Reliance denies link to $1.2-b money laundering case in Netherlands

Reliance denies link to $1.2-b money laundering case in Netherlands

Agency News

In the wake of allegations that Reliance Industries was involved in $1.2-billion money laundering case with the connivance of three Dutch workers, the company has come out with a flat denial.

A Dutch publication, Cobouw, had reported that investigators last week arrested three former employees of a local firm, East West Pipeline Ltd (EWPL), on grounds of laundering $1.2 billion through over-invoicing services and works for a gas pipeline built by Mukesh Ambani's Reliance unit. The three were released after a few days.

Firm EWPL, earlier known as Reliance Gas Transportation Infrastructure Ltd (RGTIL), denied that any money was laundered and clarified that higher the capital cost of a pipeline, the higher would be the gas tariff. Reliance Industries, too, denied any link to EWPL. It said it neither set up any gas pipeline in 2006 nor have contracts with any Netherlands for such a line.

The Fiscal Intelligence and Investigation Service and Economic Investigation Service reportedly arrested the three former employees on grounds that an estimated $1.2 billion in profits earned by the company through over-invoicing were ‘creamed off’ to Singapore-based Biometrix Marketing Ltd, a company it claimed was linked to Reliance.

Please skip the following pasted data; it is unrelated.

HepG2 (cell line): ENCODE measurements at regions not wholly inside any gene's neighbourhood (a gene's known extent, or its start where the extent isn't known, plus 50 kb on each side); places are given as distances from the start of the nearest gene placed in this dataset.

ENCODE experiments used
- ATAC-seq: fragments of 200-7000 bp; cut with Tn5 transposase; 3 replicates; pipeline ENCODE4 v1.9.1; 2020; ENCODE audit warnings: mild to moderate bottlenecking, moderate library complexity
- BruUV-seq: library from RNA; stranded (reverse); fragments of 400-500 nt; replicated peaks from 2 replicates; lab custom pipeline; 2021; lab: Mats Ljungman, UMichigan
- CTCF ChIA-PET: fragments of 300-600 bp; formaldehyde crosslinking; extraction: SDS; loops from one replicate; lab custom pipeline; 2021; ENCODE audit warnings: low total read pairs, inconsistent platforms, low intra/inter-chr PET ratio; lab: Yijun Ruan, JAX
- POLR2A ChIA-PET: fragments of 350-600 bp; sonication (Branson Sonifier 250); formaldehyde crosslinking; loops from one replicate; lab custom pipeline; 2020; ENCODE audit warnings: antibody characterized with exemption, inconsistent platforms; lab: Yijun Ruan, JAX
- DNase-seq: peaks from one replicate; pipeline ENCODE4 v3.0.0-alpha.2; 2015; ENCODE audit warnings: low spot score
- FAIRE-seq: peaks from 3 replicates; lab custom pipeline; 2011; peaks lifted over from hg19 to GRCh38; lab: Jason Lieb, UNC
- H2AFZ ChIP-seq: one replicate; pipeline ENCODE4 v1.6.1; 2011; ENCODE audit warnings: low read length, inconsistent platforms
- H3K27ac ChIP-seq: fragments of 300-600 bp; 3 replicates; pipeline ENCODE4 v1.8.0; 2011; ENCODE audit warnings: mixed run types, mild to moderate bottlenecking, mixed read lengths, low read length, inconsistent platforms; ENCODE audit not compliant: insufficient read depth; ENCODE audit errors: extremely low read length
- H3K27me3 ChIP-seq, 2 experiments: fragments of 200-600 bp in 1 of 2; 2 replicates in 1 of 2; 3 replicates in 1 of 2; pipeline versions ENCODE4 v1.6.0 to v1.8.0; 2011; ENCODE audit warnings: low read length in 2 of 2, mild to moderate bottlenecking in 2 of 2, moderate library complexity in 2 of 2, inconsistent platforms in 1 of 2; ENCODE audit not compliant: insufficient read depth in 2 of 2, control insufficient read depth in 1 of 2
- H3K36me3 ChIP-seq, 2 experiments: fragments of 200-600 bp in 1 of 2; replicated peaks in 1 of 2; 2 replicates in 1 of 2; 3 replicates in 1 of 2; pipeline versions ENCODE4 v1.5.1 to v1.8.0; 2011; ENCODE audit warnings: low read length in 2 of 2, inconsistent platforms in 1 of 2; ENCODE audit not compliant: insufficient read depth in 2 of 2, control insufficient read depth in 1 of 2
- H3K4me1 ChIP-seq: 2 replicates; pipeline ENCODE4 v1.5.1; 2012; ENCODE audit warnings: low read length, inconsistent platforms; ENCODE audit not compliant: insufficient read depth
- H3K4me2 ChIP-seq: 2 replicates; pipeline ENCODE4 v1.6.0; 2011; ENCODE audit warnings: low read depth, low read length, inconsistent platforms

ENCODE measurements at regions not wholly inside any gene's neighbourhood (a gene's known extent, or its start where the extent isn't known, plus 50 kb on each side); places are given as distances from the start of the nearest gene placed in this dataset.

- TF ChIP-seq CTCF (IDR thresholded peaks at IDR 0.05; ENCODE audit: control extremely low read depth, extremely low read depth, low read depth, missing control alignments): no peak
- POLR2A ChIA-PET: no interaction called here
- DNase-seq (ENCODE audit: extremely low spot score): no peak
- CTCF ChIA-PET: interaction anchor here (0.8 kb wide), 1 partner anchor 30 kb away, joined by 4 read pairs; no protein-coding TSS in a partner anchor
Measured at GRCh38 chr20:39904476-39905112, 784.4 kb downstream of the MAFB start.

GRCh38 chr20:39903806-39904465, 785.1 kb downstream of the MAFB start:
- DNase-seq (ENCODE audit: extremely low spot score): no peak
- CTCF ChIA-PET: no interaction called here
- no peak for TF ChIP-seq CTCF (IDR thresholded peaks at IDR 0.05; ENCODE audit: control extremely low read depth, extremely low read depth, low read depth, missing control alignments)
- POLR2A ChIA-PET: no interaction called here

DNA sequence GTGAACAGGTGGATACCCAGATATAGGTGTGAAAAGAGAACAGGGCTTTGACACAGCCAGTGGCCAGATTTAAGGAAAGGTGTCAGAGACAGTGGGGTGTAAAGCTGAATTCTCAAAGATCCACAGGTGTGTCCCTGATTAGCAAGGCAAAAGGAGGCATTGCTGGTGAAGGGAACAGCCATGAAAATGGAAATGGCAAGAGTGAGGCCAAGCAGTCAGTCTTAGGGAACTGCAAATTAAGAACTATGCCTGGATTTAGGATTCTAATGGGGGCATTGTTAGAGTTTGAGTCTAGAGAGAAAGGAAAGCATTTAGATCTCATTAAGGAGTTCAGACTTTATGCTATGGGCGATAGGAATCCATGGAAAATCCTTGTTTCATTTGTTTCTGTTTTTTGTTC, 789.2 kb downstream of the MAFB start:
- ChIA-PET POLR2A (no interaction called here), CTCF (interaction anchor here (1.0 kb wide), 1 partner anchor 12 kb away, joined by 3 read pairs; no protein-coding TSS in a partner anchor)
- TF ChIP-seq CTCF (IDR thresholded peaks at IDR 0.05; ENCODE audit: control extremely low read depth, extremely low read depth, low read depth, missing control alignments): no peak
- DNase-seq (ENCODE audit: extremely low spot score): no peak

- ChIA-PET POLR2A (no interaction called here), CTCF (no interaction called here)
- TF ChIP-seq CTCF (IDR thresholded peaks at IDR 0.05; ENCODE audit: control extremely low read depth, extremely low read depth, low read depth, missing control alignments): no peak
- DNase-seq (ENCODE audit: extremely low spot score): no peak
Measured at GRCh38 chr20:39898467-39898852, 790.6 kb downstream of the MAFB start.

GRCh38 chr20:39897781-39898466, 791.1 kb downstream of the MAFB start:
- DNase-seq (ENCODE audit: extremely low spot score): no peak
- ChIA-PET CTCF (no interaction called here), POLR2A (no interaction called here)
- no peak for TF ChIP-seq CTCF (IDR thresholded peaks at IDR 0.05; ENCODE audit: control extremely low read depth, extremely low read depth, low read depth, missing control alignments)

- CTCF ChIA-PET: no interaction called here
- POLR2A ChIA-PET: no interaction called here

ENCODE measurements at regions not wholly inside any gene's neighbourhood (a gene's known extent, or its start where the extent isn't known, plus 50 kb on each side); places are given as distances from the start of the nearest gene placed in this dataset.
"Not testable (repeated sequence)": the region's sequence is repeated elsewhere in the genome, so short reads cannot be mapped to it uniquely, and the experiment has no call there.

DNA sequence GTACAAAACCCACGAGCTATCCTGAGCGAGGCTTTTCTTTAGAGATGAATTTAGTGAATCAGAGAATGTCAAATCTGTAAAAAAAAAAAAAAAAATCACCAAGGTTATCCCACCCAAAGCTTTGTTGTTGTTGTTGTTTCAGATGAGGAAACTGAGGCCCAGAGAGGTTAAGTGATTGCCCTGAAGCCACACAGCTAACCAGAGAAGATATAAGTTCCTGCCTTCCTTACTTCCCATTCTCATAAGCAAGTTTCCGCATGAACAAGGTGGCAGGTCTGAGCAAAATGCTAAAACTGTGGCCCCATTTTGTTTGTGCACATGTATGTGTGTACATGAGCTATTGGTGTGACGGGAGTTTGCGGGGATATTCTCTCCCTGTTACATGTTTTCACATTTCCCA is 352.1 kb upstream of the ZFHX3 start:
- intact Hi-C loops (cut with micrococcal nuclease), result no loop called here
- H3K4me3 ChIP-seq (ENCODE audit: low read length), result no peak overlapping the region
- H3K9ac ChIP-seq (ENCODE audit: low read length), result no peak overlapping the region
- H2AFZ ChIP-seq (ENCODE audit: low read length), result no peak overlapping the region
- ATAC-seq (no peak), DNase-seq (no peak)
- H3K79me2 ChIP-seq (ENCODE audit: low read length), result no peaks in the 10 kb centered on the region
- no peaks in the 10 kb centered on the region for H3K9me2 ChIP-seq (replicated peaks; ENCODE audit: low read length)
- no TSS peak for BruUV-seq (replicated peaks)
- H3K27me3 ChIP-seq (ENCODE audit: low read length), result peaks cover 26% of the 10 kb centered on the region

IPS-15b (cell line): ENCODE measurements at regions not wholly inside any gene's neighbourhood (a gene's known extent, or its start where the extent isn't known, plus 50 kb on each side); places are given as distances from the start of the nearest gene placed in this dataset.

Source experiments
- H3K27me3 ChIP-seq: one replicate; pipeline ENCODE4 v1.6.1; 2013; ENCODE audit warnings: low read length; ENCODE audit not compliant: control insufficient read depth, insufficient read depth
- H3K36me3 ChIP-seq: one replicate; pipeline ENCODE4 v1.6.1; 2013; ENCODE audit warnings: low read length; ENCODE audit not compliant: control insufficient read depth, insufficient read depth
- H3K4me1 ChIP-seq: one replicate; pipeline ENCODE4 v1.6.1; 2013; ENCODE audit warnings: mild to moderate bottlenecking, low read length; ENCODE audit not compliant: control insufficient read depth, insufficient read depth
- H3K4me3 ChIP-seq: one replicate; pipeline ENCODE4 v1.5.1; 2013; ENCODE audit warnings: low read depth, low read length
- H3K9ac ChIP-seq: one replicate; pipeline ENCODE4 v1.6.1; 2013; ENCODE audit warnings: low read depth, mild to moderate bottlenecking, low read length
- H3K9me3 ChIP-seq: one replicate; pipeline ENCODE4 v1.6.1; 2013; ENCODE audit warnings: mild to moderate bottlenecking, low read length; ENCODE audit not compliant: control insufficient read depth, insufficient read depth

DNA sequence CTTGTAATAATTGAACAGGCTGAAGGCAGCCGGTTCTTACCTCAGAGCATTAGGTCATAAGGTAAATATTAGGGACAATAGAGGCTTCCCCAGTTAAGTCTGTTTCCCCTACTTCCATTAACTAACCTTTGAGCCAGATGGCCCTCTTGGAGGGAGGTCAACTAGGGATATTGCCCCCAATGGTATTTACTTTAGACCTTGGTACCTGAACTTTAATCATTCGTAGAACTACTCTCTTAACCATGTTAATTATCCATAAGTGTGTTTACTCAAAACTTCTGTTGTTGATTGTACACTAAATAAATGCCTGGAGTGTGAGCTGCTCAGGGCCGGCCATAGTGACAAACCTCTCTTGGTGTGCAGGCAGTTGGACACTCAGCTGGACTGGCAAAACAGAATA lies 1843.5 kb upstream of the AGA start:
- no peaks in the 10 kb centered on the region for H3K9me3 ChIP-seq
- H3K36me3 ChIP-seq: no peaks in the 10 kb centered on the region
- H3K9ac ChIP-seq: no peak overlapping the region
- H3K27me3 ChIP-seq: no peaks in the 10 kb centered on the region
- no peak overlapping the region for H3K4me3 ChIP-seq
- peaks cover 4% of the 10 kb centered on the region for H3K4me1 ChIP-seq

An AFP report quoting a statement issued by the public prosecutor’s office said the company acted as an “invoice duplicator” to enable the Indian firm to claim costs twice from gas customers. “It is suspected that the Dutch company used to increase the amounts on the invoices for the materials and services supplied,” it said. “The ‘profits’ earned in this way were subsequently creamed off via the Dutch company.”

The gains were then transferred via a complex web of businesses based among others in Dubai, Switzerland and the Caribbean, before eventually ending up at a business owned by the Indian company in Singapore, the report said. The real losers “were probably individual citizens in India” as the cost of production of gas was passed on to the consumer, it added.

EWPL said the pipeline project was built by a privately owned entity, in which promoters’ private funds were invested. “No public funds were invested and all borrowings from banks, financial institutions and others have been fully repaid by the promoters. We strongly deny any suggestion of any money having been laundered at any stage during the implementation of the project,” it said in a statement.

RIL said in a statement that neither it nor any of its subsidiaries set up any gas pipeline in 2006. Also, it never had any contracts with any Dutch company for setting up of any gas pipeline and hence the report could not relate to Reliance Industries. “RIL has always complied with all rules, regulations and applicable laws and any suggestion of impropriety by RIL is emphatically denied.”